CFMMEU places green ban on Parramatta Museum historic sites

Willow Grove.

The Construction, Forestry, Maritime, Mining and Energy Union (CFMMEU) NSW has placed a Green Ban on the demolition of the Willow Grove and St George’s Terrace buildings in Parramatta. The buildings have been earmarked for destruction by the NSW Coalition government as part of their plans for the new Powerhouse Parramatta Museum.

CFMMEU NSW secretary Darren Greenfield said: “These Green Bans mean no work can be done to destroy these historically significant sites. If the [Gladys] Berejiklian government wants work on the museum to proceed they need to sit down with the local community, listen to what they say and come up with a plan that preserves these buildings.

“As shown by the recent success of the Green Ban on the Bondi Beach Pavilion, the CFMMEU won’t stand by while local communities are ignored and important heritage sites are destroyed.”

The North Parramatta Residents Action Group, has campaigned for years to save the two heritage buildings, supported by the National Trust of Australia (NSW) and the Historic Houses Association.

Built in the 1870s as a residential home, Willow Grove is one of the few remaining examples of a Victorian Italianate Villa left in Parramatta. Many generations of people in the Parramatta community were born there in the first half of last century when it served for more than three decades as a maternity hospital.

Spokesperson for North Parramatta Residents Action Group Suzette Meade said: “For four years the community has tried to reason with Premier Berejiklian. Over this time we’ve offered solutions, but they have been ignored. We will not stand by and watch as more local heritage is destroyed.

“The Berejiklian government bulldozed Parramatta’s War Memorial Pool, then it was the historic Royal Oak Hotel — a hotel older than Perth. This hotel was knocked down in the dead of night.

“Premier Berejiklian should be under no illusion; if the destruction of Willow Grove or St Georges Terrace’s commences, people will be prepared to put their bodies in front of machinery.”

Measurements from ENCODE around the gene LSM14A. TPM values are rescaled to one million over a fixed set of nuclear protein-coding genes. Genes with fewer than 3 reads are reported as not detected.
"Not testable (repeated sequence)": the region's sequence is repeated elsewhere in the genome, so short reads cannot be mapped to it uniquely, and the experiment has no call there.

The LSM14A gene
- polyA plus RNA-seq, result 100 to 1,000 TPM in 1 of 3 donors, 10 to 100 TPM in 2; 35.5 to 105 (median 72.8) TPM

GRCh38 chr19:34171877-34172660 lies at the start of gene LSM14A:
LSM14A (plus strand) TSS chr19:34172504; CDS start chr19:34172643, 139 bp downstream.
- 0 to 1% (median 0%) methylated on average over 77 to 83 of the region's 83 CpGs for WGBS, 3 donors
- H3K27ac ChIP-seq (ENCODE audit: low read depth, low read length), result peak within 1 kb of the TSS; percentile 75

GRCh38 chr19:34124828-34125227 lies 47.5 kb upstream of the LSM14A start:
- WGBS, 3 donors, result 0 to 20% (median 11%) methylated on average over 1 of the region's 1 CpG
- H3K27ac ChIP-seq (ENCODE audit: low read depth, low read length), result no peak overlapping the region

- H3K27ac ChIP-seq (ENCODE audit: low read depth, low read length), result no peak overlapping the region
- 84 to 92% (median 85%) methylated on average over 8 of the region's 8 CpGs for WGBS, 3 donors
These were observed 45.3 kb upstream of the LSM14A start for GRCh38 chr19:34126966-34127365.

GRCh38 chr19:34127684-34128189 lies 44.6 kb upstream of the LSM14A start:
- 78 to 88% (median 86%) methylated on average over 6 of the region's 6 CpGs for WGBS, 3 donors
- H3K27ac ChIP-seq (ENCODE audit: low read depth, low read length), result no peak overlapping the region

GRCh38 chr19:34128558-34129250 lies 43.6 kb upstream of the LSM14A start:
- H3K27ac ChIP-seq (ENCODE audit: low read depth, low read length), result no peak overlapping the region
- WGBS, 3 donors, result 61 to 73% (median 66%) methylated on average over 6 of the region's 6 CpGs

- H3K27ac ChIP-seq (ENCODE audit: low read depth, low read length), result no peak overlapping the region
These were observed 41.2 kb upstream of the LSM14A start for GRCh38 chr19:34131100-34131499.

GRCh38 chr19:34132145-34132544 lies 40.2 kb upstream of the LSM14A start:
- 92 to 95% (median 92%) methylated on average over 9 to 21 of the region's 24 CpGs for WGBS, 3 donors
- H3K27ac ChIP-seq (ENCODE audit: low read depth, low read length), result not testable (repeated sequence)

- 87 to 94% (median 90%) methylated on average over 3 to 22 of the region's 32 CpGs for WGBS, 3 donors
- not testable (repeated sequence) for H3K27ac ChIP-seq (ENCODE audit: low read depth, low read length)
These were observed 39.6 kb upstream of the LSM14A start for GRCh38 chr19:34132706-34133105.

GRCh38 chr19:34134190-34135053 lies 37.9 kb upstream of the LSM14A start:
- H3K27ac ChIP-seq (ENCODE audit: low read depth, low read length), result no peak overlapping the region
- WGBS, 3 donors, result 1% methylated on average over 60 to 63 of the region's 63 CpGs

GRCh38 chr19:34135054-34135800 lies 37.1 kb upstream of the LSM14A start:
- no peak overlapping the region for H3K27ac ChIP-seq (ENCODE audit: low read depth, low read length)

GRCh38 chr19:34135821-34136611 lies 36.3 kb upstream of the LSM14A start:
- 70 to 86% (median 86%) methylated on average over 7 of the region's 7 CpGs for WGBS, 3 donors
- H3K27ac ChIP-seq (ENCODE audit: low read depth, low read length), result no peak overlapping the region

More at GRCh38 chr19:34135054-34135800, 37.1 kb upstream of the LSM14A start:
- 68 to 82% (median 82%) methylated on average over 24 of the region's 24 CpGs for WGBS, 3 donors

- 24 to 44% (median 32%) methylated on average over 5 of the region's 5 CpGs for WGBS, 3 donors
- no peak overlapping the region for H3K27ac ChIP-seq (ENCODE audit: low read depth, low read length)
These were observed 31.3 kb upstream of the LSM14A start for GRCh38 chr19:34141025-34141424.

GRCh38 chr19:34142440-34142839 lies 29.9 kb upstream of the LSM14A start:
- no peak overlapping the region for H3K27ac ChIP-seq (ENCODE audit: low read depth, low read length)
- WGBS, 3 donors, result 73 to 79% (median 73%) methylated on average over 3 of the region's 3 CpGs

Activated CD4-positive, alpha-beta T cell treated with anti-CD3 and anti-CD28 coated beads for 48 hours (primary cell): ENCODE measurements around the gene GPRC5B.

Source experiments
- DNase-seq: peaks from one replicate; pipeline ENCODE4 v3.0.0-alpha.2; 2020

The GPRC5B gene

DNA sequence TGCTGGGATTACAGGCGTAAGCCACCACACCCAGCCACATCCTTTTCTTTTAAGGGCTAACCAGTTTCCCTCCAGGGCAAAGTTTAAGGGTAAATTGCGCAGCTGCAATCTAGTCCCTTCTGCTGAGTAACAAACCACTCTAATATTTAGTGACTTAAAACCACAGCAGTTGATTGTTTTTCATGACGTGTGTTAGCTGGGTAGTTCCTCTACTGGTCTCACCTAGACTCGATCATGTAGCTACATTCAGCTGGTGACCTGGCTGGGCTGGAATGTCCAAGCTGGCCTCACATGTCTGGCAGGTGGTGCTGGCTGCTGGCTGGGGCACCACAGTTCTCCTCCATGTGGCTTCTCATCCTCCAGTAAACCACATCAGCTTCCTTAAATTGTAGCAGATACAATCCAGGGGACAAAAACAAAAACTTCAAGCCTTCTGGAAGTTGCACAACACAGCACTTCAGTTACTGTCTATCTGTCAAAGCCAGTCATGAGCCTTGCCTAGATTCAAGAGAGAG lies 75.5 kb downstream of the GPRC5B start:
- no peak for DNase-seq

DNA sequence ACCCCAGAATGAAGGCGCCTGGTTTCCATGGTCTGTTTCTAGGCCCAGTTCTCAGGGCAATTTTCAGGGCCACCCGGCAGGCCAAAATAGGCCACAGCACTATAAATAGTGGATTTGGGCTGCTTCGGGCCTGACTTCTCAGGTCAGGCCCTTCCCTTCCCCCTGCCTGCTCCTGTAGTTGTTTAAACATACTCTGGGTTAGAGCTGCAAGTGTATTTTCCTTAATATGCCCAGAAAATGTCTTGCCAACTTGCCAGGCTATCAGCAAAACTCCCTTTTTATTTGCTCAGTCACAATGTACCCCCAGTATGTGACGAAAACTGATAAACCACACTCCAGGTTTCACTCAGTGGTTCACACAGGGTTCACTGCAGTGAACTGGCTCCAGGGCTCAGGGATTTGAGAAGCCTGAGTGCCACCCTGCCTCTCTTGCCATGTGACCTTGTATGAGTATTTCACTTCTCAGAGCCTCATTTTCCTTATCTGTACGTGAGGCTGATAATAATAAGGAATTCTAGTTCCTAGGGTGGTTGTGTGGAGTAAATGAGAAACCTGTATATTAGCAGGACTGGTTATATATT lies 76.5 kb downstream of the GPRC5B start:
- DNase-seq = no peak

This is the first Green Ban since the recent passing of Jack Mundey, who inspired a generation of unionists and community activists to fight for our shared built, cultural, and environmental heritage.

Meade said: “Jack's recent passing has reminded all of us that to simply be passive will only accelerate the destruction of Australia's heritage and our activities honour Jack Mundey’s legacy.”

It is not the first time the CFMMEU has taken action against uncontrolled development in Parramatta. The union threw its weight behind the fight against major development of the Female Factory and the Parramatta Girls’ Home in 2015.

Meade greeted the CFMMEU’s Green Ban on Willow Grove and St George’s Terrace as a “tremendous win”.

“Parramatta deserves a genuine museum and continued cultural funding from the state government — but not at the expense of more of Australia’s heritage being destroyed,” she said.

“Premier Berejiklian should be under no illusion if the destruction of Willow Grove or St George’s Terrace commences people will be prepared to put their bodies in front of machinery.”

Meanwhile, a rally of about 100 people outside the existing Powerhouse Museum in Ultimo, inner Sydney, called for the NSW government to reverse its decision to demolish and re-develop the site, on the alleged grounds of moving the museum to Parramatta.

The museum is now being closed, with its priceless collection facing an uncertain future. Supporters of maintaining the Ultimo Powerhouse Museum argue that a new museum can be built in Parramatta, using some of the 90% of the existing museum's collection that now sits in storage, without any need to destroy the Ultimo facility.

Experts have pointed out that an alternative plan incorporating the buildings under threat of demolition can be designed. Alternatively, other sites may be available nearby for a Western Suburbs Powerhouse Museum, without any requirement to knock down any more historic buildings in Parramatta. The campaigns to maintain the Ultimo museum, and to develop another, more suitable project in the west are complementary, not opposed to one another.

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